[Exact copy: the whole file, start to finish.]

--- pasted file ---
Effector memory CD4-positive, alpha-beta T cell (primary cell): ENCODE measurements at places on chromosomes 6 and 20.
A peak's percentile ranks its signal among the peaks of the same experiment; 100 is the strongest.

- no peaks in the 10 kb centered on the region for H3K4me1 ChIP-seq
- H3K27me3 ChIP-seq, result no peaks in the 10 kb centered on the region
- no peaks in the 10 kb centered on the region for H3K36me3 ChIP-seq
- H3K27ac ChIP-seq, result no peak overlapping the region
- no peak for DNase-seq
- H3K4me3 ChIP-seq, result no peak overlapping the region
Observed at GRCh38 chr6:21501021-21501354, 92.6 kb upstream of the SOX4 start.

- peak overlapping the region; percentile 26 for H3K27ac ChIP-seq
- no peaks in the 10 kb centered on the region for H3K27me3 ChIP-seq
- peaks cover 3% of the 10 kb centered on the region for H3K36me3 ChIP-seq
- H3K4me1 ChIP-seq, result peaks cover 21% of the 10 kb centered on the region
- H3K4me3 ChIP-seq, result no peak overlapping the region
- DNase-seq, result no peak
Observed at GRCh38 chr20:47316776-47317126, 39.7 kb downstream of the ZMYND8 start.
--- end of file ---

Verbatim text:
Effector memory CD4-positive, alpha-beta T cell (primary cell): ENCODE measurements at places on chromosomes 6 and 20.
A peak's percentile ranks its signal among the peaks of the same experiment; 100 is the strongest.

- no peaks in the 10 kb centered on the region for H3K4me1 ChIP-seq
- H3K27me3 ChIP-seq, result no peaks in the 10 kb centered on the region
- no peaks in the 10 kb centered on the region for H3K36me3 ChIP-seq
- H3K27ac ChIP-seq, result no peak overlapping the region
- no peak for DNase-seq
- H3K4me3 ChIP-seq, result no peak overlapping the region
Observed at GRCh38 chr6:21501021-21501354, 92.6 kb upstream of the SOX4 start.

- peak overlapping the region; percentile 26 for H3K27ac ChIP-seq
- no peaks in the 10 kb centered on the region for H3K27me3 ChIP-seq
- peaks cover 3% of the 10 kb centered on the region for H3K36me3 ChIP-seq
- H3K4me1 ChIP-seq, result peaks cover 21% of the 10 kb centered on the region
- H3K4me3 ChIP-seq, result no peak overlapping the region
- DNase-seq, result no peak
Observed at GRCh38 chr20:47316776-47317126, 39.7 kb downstream of the ZMYND8 start.